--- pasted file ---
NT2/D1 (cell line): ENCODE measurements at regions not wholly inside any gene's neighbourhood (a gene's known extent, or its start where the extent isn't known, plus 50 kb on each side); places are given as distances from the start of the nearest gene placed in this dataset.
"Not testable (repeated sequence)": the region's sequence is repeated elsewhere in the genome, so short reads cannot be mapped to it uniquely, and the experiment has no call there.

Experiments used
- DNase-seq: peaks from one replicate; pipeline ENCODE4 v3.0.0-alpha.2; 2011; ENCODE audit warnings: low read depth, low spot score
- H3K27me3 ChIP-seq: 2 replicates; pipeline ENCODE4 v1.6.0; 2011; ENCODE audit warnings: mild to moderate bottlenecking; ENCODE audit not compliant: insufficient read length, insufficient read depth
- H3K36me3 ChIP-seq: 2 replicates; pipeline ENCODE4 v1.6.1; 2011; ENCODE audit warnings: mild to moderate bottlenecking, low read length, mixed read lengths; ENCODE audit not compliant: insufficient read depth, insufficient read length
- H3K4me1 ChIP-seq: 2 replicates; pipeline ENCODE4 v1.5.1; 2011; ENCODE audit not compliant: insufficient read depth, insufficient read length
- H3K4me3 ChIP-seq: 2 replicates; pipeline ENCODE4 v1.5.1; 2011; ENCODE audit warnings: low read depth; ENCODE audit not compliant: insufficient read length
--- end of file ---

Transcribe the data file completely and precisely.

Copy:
NT2/D1 (cell line): ENCODE measurements at regions not wholly inside any gene's neighbourhood (a gene's known extent, or its start where the extent isn't known, plus 50 kb on each side); places are given as distances from the start of the nearest gene placed in this dataset.
"Not testable (repeated sequence)": the region's sequence is repeated elsewhere in the genome, so short reads cannot be mapped to it uniquely, and the experiment has no call there.

Experiments used
- DNase-seq: peaks from one replicate; pipeline ENCODE4 v3.0.0-alpha.2; 2011; ENCODE audit warnings: low read depth, low spot score
- H3K27me3 ChIP-seq: 2 replicates; pipeline ENCODE4 v1.6.0; 2011; ENCODE audit warnings: mild to moderate bottlenecking; ENCODE audit not compliant: insufficient read length, insufficient read depth
- H3K36me3 ChIP-seq: 2 replicates; pipeline ENCODE4 v1.6.1; 2011; ENCODE audit warnings: mild to moderate bottlenecking, low read length, mixed read lengths; ENCODE audit not compliant: insufficient read depth, insufficient read length
- H3K4me1 ChIP-seq: 2 replicates; pipeline ENCODE4 v1.5.1; 2011; ENCODE audit not compliant: insufficient read depth, insufficient read length
- H3K4me3 ChIP-seq: 2 replicates; pipeline ENCODE4 v1.5.1; 2011; ENCODE audit warnings: low read depth; ENCODE audit not compliant: insufficient read length